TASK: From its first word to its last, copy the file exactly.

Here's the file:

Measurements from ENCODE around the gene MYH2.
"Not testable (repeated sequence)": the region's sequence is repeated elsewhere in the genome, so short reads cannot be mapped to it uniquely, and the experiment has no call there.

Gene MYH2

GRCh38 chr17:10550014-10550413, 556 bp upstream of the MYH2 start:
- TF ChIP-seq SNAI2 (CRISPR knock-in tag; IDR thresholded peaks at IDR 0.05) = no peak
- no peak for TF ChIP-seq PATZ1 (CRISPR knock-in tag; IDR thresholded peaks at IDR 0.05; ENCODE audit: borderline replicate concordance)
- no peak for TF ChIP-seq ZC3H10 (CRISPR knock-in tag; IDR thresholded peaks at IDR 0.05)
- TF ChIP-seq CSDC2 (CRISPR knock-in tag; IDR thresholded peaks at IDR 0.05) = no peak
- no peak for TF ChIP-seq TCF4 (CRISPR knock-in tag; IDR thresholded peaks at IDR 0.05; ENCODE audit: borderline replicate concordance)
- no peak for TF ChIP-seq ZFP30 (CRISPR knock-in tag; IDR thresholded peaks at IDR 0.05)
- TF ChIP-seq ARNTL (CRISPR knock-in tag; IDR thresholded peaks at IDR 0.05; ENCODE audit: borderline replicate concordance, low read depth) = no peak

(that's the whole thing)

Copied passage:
Measurements from ENCODE around the gene MYH2.
"Not testable (repeated sequence)": the region's sequence is repeated elsewhere in the genome, so short reads cannot be mapped to it uniquely, and the experiment has no call there.

Gene MYH2

GRCh38 chr17:10550014-10550413, 556 bp upstream of the MYH2 start:
- TF ChIP-seq SNAI2 (CRISPR knock-in tag; IDR thresholded peaks at IDR 0.05) = no peak
- no peak for TF ChIP-seq PATZ1 (CRISPR knock-in tag; IDR thresholded peaks at IDR 0.05; ENCODE audit: borderline replicate concordance)
- no peak for TF ChIP-seq ZC3H10 (CRISPR knock-in tag; IDR thresholded peaks at IDR 0.05)
- TF ChIP-seq CSDC2 (CRISPR knock-in tag; IDR thresholded peaks at IDR 0.05) = no peak
- no peak for TF ChIP-seq TCF4 (CRISPR knock-in tag; IDR thresholded peaks at IDR 0.05; ENCODE audit: borderline replicate concordance)
- no peak for TF ChIP-seq ZFP30 (CRISPR knock-in tag; IDR thresholded peaks at IDR 0.05)
- TF ChIP-seq ARNTL (CRISPR knock-in tag; IDR thresholded peaks at IDR 0.05; ENCODE audit: borderline replicate concordance, low read depth) = no peak